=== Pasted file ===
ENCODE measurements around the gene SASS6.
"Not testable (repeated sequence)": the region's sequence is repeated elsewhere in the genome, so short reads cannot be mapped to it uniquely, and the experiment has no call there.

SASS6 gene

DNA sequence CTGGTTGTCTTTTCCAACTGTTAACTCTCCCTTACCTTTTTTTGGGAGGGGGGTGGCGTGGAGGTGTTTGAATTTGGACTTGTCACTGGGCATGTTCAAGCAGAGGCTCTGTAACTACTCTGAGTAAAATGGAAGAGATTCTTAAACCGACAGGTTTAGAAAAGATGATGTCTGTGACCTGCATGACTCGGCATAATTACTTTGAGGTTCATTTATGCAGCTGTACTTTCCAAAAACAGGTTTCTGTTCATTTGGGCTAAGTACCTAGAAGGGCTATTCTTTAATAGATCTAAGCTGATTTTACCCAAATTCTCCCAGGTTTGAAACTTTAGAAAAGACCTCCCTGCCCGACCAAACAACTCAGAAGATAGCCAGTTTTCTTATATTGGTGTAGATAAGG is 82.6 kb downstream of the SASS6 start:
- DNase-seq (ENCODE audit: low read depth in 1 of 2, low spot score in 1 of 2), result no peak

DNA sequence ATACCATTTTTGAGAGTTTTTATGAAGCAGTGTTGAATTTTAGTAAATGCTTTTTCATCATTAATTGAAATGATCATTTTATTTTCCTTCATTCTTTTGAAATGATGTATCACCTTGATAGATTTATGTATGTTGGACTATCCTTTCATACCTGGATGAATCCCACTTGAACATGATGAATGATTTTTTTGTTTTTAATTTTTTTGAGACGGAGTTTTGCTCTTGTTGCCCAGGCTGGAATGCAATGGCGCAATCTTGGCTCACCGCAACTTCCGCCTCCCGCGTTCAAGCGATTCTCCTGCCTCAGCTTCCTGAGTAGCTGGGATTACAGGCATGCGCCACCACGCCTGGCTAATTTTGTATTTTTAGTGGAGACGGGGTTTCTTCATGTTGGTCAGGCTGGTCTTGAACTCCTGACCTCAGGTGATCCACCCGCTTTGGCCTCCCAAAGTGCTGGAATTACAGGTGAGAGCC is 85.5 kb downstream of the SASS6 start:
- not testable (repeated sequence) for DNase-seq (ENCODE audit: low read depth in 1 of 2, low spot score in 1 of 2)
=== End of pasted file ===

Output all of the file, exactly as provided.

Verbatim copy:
ENCODE measurements around the gene SASS6.
"Not testable (repeated sequence)": the region's sequence is repeated elsewhere in the genome, so short reads cannot be mapped to it uniquely, and the experiment has no call there.

SASS6 gene

DNA sequence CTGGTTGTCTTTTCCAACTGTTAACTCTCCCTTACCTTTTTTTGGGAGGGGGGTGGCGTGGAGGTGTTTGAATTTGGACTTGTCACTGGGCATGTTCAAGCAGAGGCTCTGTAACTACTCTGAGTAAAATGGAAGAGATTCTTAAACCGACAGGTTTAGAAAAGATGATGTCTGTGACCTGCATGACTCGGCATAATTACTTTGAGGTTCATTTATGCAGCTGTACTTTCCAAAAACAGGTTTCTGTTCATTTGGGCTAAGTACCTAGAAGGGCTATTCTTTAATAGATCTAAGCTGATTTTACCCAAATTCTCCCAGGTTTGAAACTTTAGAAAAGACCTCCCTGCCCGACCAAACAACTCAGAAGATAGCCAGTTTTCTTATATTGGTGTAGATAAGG is 82.6 kb downstream of the SASS6 start:
- DNase-seq (ENCODE audit: low read depth in 1 of 2, low spot score in 1 of 2), result no peak

DNA sequence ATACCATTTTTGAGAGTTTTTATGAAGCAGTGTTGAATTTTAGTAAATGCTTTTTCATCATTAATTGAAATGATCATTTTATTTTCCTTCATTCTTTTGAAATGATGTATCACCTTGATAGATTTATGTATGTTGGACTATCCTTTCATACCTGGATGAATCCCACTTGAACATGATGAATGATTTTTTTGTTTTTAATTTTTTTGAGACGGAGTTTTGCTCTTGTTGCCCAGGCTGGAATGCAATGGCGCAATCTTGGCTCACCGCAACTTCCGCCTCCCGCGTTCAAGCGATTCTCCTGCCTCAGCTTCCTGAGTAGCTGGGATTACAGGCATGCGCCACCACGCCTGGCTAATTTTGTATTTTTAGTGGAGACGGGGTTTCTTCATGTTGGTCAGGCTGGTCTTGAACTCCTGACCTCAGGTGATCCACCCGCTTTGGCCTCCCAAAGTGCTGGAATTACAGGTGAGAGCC is 85.5 kb downstream of the SASS6 start:
- not testable (repeated sequence) for DNase-seq (ENCODE audit: low read depth in 1 of 2, low spot score in 1 of 2)